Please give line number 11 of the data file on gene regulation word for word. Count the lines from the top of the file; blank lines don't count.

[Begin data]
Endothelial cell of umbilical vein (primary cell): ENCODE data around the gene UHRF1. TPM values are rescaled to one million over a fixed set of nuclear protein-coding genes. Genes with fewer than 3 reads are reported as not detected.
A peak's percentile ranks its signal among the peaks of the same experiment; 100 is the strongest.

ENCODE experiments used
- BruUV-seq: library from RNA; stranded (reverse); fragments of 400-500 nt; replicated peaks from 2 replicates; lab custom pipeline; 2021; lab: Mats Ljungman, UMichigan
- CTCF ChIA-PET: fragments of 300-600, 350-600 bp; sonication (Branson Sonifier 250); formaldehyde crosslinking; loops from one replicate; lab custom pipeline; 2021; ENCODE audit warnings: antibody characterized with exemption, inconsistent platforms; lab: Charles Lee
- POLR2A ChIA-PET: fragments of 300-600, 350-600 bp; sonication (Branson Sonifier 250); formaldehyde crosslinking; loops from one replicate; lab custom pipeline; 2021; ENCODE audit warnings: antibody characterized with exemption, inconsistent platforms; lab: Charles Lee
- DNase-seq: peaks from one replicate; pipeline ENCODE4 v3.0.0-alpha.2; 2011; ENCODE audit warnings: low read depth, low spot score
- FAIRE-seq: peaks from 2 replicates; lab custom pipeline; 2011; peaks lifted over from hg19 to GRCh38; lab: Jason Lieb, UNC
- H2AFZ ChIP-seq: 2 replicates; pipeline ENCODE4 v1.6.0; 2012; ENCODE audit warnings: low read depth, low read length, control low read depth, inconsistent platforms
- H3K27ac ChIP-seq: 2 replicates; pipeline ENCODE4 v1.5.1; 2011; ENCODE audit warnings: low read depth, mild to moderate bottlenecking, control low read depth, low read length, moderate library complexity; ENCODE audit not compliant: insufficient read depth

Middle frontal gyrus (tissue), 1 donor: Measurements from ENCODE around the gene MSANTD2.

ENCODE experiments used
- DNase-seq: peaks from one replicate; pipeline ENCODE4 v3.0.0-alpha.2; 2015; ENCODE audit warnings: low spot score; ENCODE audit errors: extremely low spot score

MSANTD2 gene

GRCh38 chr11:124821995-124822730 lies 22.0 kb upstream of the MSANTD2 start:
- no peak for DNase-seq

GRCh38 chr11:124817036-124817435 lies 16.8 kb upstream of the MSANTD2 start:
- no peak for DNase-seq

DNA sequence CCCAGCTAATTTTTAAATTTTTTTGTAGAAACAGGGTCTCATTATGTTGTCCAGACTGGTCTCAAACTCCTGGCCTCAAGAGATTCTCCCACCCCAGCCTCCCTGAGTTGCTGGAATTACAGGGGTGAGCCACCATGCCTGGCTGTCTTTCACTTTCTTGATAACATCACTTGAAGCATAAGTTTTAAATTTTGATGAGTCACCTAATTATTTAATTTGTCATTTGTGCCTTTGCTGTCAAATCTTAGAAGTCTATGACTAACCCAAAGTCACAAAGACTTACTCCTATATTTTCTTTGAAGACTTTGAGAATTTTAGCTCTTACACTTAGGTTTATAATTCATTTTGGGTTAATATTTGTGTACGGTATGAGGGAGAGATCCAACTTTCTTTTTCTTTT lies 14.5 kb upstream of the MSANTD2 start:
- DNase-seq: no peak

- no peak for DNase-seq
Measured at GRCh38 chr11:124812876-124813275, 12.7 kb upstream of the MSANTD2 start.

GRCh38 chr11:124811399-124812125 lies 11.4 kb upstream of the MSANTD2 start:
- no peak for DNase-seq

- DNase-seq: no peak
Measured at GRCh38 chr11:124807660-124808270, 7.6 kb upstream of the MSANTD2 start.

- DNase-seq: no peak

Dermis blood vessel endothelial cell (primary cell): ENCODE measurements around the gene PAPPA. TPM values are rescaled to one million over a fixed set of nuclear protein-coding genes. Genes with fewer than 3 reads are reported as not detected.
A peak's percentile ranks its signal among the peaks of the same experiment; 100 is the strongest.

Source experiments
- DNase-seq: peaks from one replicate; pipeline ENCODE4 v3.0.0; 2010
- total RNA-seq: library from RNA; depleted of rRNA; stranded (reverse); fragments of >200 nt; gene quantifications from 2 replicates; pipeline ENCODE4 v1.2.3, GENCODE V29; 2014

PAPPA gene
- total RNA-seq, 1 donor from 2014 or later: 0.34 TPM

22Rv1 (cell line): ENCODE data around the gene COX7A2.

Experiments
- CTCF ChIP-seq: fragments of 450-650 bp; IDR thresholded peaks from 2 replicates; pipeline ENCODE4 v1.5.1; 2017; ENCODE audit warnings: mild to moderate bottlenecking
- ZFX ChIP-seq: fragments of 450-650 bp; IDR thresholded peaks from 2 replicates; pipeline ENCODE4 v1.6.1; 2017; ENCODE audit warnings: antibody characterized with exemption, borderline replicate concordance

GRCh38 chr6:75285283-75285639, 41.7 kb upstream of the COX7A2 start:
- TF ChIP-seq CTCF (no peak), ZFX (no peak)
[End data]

Middle frontal gyrus (tissue), 1 donor: Measurements from ENCODE around the gene MSANTD2.